Mexican Jumping Beans
And a debate among Surrealists
On December 21, 2020, I picked up my copy of Roger Caillois’ L’homme et le sacré, for the first time in perhaps a decade.
I found it randomly, looking about for another book, unaware even that the Caillois was there where I found it. It should have been on another shelf, on the other side of the room, according to the logic of my evidently less than perfect home library organizing system.
Sacredness is the topic of the Caillois book. I found my copy in a Paris used book store, a few minutes walk from the apartment in which I was then staying near Place Monge. I read perhaps 1/3 of the book standing right there in the shop next to the shelf from which I’d plucked it, mesmerized. In my mind’s eye, I can still see every contour of the place, including the view out the front window of the Rue Claude Bernard.
Caillois died on December 21, 1978, at the age of just 65. I found his book for the seconed time—in the labyrinth of my library—on the day of his death, 42 years later.
He and André Breton once had a bitter disagreement about the Mexican jumping bean. What, they wondered, to do about the mystery of the source of the bean’s vitality?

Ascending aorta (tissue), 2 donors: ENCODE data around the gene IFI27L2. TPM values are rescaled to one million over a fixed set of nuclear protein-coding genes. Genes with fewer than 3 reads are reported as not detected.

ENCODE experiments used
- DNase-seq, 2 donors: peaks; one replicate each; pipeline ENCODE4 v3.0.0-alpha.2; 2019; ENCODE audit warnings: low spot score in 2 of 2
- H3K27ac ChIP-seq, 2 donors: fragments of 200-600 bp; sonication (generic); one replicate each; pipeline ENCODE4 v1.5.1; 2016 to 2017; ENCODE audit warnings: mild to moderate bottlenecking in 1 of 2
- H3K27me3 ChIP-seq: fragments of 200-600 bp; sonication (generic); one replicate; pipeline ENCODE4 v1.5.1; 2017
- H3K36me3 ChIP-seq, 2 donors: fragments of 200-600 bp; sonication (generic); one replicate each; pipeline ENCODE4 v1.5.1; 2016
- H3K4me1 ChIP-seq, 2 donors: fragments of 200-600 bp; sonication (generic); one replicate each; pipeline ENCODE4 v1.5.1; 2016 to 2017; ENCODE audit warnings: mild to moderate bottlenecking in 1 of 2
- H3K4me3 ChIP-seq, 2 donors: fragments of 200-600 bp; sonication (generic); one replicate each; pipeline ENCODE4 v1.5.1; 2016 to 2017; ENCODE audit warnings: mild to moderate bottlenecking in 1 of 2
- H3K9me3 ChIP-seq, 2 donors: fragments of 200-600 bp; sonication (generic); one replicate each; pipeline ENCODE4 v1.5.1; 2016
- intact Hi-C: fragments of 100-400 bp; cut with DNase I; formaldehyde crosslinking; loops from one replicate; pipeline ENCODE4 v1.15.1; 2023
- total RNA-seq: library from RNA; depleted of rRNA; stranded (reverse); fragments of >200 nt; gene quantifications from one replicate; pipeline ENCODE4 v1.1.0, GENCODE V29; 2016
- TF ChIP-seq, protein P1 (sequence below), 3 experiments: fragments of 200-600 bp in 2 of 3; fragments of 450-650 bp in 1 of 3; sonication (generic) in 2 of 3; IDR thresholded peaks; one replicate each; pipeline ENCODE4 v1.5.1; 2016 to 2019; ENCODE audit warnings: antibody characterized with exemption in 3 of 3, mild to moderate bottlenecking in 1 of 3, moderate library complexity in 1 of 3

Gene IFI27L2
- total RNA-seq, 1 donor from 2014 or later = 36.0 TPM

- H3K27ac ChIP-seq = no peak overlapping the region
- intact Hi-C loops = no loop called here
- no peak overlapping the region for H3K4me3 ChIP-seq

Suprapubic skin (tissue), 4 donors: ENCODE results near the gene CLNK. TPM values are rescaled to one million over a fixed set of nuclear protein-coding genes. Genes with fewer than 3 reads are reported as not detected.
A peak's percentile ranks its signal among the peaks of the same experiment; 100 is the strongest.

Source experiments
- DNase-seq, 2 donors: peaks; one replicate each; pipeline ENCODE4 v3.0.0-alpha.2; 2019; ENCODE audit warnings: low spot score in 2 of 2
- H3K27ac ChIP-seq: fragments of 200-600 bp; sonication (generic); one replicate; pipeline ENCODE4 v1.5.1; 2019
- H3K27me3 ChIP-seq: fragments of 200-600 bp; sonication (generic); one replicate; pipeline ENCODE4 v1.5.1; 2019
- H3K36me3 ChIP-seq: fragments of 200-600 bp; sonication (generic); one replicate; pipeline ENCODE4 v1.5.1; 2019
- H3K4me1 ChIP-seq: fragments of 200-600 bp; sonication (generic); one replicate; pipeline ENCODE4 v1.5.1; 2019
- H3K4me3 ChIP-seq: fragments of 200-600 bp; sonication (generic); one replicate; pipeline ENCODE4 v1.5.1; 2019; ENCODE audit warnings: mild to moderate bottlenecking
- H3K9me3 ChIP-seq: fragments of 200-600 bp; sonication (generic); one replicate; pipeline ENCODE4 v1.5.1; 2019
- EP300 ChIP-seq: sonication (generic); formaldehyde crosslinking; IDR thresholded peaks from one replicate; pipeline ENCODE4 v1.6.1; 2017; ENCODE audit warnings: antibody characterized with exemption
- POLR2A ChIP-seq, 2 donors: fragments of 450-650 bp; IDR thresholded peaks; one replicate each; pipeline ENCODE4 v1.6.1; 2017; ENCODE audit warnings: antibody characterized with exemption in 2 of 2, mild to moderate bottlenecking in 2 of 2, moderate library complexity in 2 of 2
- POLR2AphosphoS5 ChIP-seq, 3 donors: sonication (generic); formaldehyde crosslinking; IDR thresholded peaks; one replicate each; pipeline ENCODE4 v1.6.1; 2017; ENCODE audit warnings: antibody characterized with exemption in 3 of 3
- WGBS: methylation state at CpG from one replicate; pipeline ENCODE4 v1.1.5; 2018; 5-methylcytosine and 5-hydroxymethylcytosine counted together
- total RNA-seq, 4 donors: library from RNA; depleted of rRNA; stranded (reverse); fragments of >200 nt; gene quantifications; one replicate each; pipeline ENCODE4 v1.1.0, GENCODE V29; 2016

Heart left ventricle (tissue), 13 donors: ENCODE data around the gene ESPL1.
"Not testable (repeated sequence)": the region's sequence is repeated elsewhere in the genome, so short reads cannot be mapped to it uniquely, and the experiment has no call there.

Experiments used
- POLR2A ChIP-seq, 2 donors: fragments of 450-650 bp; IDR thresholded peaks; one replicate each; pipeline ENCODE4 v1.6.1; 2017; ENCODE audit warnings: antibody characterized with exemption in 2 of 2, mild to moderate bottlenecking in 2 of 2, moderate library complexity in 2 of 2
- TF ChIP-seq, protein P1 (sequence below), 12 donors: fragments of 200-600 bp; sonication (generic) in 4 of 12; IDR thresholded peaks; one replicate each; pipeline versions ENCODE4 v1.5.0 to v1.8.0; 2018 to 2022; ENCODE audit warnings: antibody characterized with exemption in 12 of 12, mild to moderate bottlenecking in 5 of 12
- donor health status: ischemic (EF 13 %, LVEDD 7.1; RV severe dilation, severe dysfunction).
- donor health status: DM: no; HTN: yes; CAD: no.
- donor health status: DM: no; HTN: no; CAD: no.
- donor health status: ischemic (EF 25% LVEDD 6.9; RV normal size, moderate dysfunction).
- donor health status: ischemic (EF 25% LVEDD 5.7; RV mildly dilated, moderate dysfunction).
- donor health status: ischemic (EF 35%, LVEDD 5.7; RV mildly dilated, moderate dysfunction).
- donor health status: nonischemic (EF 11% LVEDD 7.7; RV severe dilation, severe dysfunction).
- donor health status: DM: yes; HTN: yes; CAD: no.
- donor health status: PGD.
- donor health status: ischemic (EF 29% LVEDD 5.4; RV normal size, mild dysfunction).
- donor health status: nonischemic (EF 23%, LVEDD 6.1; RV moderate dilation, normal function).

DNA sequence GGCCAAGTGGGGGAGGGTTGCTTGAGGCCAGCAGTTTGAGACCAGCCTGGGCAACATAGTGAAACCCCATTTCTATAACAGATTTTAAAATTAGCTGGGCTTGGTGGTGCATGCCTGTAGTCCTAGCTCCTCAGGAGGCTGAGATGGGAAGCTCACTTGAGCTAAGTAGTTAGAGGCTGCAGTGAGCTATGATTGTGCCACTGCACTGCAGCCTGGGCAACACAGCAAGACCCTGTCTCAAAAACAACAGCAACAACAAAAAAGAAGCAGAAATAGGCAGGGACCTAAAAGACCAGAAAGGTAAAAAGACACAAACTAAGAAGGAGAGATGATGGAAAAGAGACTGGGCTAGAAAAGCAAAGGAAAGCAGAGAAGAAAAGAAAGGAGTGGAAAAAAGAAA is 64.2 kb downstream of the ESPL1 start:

Breton argued for accepting the mystery. We do not know, we do not need to know, our joy at the bean’s inexplicable motion is not made one iota less euphoric by accepting our ignorance. Indeed, our excitement may depend on it.
Caillois defended the imperative of cutting the bean open to see what engine was driving it, even if this meant the magic of the bean must cease.
Breton died the year I was born, on the day that marked the end of my first five months in the world. Thirty years later, on that same day, and without previous knowledge that it was the day of his death, I visited his grave in Paris and took a photo that shows my shadow on his tomb.
Whose side am I on?
I can recall holding a Mexican jumping bean at some distant point in my childhood, purchased at some roadside establishment somewhere off the highway during a family drive to a distant place. I was fascinated. I was also too young then even to recognize the existence of the two conflicting views.
I have however spent the whole of my life since the age of reason pondering the two ways of knowledge and faith, choosing first one, then the other, then reversing, and again, back and forth, indecisive, compelled now by one and now by the other, seeing truth in both and in neither and in only one at a time.
And now, all these years later, what do I think?
Perhaps a choice is not necessary.
May one align with Caillois’ reasoned inquiry into sacredness, but because of a Bretonian method that is based on the irrational mystery of having stumbled on his book on the day of his death?
I think I will keep them both with me for the rest of my journey.
I think that the ability to simultaneously hold two seemingly conflicting ideas in one's mind, peaceably, can go a long way toward reducing our anguish as we search for answers.